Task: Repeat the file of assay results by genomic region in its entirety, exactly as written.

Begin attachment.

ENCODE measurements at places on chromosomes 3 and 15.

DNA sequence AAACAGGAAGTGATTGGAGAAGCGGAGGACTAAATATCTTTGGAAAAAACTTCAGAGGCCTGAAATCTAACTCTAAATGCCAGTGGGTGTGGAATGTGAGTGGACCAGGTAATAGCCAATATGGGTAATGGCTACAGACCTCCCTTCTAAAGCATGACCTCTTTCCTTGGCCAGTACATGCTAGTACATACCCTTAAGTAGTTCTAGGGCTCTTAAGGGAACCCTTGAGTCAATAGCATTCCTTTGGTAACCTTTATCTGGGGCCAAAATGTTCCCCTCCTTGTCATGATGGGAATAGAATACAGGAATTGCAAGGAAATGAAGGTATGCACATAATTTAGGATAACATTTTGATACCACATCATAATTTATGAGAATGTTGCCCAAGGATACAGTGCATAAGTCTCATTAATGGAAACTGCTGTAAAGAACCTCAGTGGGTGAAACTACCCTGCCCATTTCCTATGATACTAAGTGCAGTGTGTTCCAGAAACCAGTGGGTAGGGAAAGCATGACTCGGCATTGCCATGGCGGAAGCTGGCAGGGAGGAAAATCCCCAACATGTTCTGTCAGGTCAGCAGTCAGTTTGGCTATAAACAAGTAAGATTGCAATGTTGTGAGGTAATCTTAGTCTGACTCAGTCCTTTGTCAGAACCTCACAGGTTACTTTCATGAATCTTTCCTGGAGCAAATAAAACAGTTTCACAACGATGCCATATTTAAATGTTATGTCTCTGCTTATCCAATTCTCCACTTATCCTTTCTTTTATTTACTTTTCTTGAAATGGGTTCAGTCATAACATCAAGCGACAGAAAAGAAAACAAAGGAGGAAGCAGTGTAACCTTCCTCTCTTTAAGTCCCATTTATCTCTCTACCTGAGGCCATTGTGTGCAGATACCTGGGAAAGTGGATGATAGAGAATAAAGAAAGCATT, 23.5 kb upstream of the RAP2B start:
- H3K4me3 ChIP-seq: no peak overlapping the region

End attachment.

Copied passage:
ENCODE measurements at places on chromosomes 3 and 15.

DNA sequence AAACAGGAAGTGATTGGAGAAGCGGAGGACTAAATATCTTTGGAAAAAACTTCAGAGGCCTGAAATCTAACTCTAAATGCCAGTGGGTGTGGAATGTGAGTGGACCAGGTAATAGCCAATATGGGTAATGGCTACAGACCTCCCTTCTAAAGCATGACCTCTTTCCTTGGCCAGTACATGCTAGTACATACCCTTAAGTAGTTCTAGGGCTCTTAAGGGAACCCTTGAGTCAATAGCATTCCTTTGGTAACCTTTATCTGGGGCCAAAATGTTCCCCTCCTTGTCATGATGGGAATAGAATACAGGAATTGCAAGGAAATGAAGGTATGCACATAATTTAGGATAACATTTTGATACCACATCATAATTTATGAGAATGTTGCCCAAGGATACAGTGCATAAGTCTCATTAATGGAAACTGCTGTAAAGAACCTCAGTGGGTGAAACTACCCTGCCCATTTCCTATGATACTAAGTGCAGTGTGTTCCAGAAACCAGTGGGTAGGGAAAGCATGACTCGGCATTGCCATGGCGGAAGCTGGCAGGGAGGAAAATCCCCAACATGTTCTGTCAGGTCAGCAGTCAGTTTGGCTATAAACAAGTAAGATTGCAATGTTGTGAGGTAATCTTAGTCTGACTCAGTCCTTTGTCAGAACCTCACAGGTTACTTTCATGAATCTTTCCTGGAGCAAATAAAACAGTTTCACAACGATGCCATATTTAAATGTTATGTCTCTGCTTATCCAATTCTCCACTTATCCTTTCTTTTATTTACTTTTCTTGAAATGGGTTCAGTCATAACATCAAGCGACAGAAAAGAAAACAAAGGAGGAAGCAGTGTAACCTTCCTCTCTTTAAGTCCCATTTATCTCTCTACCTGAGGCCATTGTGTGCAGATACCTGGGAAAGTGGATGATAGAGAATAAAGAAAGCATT, 23.5 kb upstream of the RAP2B start:
- H3K4me3 ChIP-seq: no peak overlapping the region